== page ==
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COI Funded Project: Exploring the feasibility of glider-based transport, stratification, and ecology measurements on the New England shelf between MVCO and Line W

Project Funded: 2006

The continental shelf from Nova Scotia to Cape Hatteras is one of the most productive ecosystems on Earth. This high productivity is based on a complex set of chemical and biological interactions that begin with nutrients and plankton, and which are critically linked to the physics of water motion and mixing. Because human populations along this coastline continue to increase, the demand for coastal resources (e.g., fisheries, properties, and recreation areas) is growing at the sametime that human-induced disturbances (e.g., nutrient loading, contaminant inputs, and introduced species) are increasing. Improved scientific understanding is sorely needed as the basis for responsible stewardship of this system in the face of societal concerns and as yet unpredictable consequences of climate change°.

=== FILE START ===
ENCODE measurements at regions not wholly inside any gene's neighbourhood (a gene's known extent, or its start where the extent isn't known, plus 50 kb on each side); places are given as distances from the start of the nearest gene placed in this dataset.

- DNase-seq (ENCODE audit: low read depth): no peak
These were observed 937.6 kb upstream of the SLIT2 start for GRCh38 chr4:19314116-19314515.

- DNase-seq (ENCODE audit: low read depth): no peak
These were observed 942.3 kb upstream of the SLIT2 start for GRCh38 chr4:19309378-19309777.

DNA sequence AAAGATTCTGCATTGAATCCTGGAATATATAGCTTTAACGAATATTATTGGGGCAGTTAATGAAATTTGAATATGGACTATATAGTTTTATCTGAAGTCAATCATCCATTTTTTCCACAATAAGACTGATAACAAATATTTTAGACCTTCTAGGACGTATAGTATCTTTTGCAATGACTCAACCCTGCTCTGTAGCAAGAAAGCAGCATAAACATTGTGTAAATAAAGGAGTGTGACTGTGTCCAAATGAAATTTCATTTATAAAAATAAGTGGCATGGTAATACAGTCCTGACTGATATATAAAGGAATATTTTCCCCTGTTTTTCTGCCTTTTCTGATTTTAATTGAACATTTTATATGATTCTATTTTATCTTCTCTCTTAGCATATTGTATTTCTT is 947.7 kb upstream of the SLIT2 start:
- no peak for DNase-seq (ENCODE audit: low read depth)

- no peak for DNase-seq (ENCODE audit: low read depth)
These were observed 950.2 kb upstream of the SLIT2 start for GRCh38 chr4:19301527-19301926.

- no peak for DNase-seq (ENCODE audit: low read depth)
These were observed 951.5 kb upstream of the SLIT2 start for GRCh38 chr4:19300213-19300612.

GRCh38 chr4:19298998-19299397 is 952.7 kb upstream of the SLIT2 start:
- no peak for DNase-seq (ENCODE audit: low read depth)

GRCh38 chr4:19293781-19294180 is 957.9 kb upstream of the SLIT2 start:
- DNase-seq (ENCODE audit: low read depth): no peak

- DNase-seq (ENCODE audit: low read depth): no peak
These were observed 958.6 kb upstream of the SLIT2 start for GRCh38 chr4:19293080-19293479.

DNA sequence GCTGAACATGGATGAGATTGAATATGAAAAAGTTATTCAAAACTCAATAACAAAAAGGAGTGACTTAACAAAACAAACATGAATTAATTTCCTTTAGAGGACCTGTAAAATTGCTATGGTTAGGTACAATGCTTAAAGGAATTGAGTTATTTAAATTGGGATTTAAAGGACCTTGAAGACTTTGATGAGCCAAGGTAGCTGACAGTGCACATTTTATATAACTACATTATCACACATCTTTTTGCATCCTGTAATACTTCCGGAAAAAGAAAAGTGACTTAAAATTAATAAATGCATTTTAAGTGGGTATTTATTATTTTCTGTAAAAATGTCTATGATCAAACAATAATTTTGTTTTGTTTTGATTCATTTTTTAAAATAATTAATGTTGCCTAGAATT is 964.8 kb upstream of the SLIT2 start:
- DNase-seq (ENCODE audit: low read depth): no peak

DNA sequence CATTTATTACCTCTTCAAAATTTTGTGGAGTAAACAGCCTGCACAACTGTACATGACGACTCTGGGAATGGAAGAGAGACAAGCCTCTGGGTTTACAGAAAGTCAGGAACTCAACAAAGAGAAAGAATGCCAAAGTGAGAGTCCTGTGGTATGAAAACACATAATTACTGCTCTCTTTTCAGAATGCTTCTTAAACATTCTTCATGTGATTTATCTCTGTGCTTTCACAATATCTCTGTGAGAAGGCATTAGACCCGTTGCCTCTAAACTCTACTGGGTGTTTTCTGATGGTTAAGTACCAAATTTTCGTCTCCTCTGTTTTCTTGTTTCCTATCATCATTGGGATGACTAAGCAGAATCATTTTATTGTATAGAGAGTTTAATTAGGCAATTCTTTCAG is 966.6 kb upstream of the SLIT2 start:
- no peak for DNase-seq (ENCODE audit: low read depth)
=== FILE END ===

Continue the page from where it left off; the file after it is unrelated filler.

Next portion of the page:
Previous work, both moored and ship-based, has indicated the need for both highly-resolved spatial measurements (to describe features on scales of 1-10 km) and a sustained at-sea presence (to capture episodic events and facilitate robust statistical inferences). Ship-based measurements on the continental shelf are generally expensive and weather dependent. Moored observations generally lack spatial resolution. Autonomous vehicles, when used appropriately relative to their inherent capabilities, can provide sustained, low-cost, and robust measurements of key physical and biological variables. A question of particular relevance at the present moment is: “How can these novel assets be most effectively employed in coastal observing systems?”

We propose to study, from both scientific and engineering perspectives, the feasibility of using autonomous gliders for regular collection of physical and bio-optical properties along a 200 km transect spanning the continental shelf and connecting the Martha’s Vineyard Coastal Observatory (MVCO) with the Line W moored climate array. The proposed work constitutes an important step in the development of an integrated and sustainable regional observing system capable of resolving physical and biological variability on timescales from days to decades.

This proposal requests support for the salary, shiptime, and expendables required to complete and analyze a series of feasibility experiments totaling more than 200 glider-days at sea.

° Portions of this paragraph excerpted from a pending Coastal Ocean Institute Initiative Proposal submitted by H. Sosik et al.

Originally published: October 1, 2006